And whenever I talk about photography, in a way I feel I am thinking about the difference between a ghost and a sheet. Because a photograph has this illusory side to it – it makes us believe we are seeing a thing when in actual fact we are only seeing its referent, which is a kind of shroud, or simulacrum, or representation. But besides its referent, the photograph is also materic, it has size and surface, it is an image in itself. Because no matter how illusory, translucent and inexplicable a ghost may be, it still carries the burden of being a sheet that floats without explanation or logic. And in my opinion, what determines whether we are seeing a sheet or a ghost is, precisely, language. In reply to the second part of your question, I usually document my exhibitions, yes. I have been doing it since my first solo exhibition in 2008, but I only started to realise the importance of this for my work bit by bit. Perhaps this came about with the realisation of the importance of the idea of exhibiting itself, since in recent years the process of configuring works in “an exhibition” is as important for me as the sense of each individual work. Each exhibition I do today is like an expanded strategy, a force field, a work. So it is not about “showing” works but rather about arranging content to constitute another layer of signification that goes beyond the individual sense of each work. And I repeat, I’m not talking about theme. I usually say that my work is more about how to come up with a question than how to answer one. In fact, I find fascinating the very idea of a “problem”. Let me quote here, for its dual relevance, the final part of an interview I gave two years ago: “[...] I think my research always stems from a reflection on language, and on the absence of a sense ‘in itself’ of things, and on something when it is empty (despite the fact I sometimes think of the referent as a carcass). Increasingly, my works are structured by sets and strategies which are organised to constitute a subject. At the moment, there is no ‘conceptual thread’ organising what I do. In fact, my work has become increasingly ‘disorientated’. I make, collect, keep, look, think and at a given moment the works configure themselves, transform themselves into an ‘exhibition’. And the names point to this; they are an important part of the amalgamation process. But in a certain way it is as if each configuration of works addresses the same problem with different questions.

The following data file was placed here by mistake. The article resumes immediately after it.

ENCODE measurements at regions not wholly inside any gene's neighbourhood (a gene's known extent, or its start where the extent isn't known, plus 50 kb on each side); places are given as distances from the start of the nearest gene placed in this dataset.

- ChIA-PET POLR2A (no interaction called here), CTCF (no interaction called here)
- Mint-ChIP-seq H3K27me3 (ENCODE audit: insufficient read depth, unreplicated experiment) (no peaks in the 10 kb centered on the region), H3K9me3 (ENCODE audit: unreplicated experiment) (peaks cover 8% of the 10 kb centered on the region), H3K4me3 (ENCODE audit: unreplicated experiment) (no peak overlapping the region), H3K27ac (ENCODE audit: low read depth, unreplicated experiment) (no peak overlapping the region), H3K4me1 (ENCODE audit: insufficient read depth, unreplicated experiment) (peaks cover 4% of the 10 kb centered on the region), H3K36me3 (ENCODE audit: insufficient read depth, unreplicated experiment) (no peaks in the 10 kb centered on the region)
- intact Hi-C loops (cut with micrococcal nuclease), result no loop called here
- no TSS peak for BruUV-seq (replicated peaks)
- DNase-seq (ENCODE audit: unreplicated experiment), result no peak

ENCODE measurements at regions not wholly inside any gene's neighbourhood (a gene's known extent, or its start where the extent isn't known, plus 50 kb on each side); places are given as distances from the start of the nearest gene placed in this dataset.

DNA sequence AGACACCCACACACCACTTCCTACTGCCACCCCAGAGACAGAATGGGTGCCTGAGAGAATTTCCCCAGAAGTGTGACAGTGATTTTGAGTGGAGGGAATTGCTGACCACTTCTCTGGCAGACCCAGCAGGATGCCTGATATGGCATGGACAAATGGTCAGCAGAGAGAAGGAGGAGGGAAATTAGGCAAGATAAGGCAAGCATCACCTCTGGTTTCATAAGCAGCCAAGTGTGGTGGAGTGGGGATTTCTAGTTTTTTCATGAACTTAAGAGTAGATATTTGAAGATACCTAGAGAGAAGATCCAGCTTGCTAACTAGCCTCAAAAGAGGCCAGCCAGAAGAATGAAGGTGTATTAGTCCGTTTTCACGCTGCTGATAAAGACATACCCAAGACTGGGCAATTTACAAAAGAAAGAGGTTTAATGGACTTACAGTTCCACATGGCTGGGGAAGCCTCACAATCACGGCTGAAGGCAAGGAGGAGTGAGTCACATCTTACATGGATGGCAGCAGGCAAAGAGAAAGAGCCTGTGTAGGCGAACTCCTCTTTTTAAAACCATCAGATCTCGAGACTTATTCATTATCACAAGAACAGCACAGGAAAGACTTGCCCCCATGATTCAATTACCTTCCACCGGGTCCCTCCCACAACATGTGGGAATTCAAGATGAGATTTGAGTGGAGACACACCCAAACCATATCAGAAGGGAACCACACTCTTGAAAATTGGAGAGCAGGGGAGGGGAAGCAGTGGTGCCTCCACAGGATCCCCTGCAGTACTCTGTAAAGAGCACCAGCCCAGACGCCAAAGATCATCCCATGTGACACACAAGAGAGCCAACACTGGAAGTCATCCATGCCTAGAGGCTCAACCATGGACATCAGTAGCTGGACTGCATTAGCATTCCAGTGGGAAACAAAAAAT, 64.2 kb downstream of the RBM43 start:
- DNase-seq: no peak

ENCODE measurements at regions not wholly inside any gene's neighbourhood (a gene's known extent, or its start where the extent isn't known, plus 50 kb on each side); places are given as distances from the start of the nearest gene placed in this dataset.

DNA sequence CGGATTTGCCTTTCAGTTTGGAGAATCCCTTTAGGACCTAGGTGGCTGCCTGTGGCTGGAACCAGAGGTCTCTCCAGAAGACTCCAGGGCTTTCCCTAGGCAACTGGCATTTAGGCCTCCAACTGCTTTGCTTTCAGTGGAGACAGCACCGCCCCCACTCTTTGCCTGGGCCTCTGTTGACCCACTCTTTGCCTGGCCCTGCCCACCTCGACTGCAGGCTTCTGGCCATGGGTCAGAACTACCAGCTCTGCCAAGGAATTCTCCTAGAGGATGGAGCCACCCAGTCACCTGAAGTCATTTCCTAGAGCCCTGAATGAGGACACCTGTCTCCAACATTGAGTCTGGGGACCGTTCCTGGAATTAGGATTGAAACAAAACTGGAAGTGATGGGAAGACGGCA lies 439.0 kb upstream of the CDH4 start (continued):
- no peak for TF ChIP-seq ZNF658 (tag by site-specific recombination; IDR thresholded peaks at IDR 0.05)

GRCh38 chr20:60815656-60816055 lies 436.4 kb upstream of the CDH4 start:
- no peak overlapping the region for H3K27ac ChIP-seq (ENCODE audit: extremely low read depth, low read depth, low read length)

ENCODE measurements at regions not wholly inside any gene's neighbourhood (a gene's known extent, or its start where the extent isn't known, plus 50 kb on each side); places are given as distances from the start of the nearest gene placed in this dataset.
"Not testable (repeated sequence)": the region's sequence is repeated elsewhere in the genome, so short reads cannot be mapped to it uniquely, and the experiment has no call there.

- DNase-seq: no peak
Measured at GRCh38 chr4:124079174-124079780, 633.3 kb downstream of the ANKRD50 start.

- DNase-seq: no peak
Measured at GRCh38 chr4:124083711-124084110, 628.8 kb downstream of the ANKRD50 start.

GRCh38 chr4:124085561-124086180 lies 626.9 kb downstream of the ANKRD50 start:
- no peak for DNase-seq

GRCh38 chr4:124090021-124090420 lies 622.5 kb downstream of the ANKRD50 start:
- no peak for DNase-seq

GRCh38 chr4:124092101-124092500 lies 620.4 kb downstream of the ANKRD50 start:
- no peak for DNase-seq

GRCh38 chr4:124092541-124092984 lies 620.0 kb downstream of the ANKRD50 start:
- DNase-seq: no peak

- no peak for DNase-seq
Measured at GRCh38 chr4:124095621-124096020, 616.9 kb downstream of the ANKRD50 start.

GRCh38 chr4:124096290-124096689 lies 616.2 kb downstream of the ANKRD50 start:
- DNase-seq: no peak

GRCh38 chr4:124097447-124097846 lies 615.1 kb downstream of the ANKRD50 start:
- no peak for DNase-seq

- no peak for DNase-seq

Before I used to think that my exhibitions (or series) were always a response to the reflections that the preceding series had provoked. It’s strange because, increasingly, I feel that I’ve always been doing the same thing. Just that, from exhibition to exhibition, all names change.” 1 So to finish my answer to your question, I photograph my works not in order to become “an other work” but rather so that the relationships, convergences and intersections proposed between them are visible and correctly recorded. But in this process of photographing a printed photograph, I end up finding other quite useful things about what a photograph is. In the same way that randomly discovering a photograph in my mother’s cupboard of my sister taken twenty years ago led me to an inexhaustible paradox. And again I ask myself what a photograph is, what a portrait is, what an image is, what a fossil is and what a ghost is.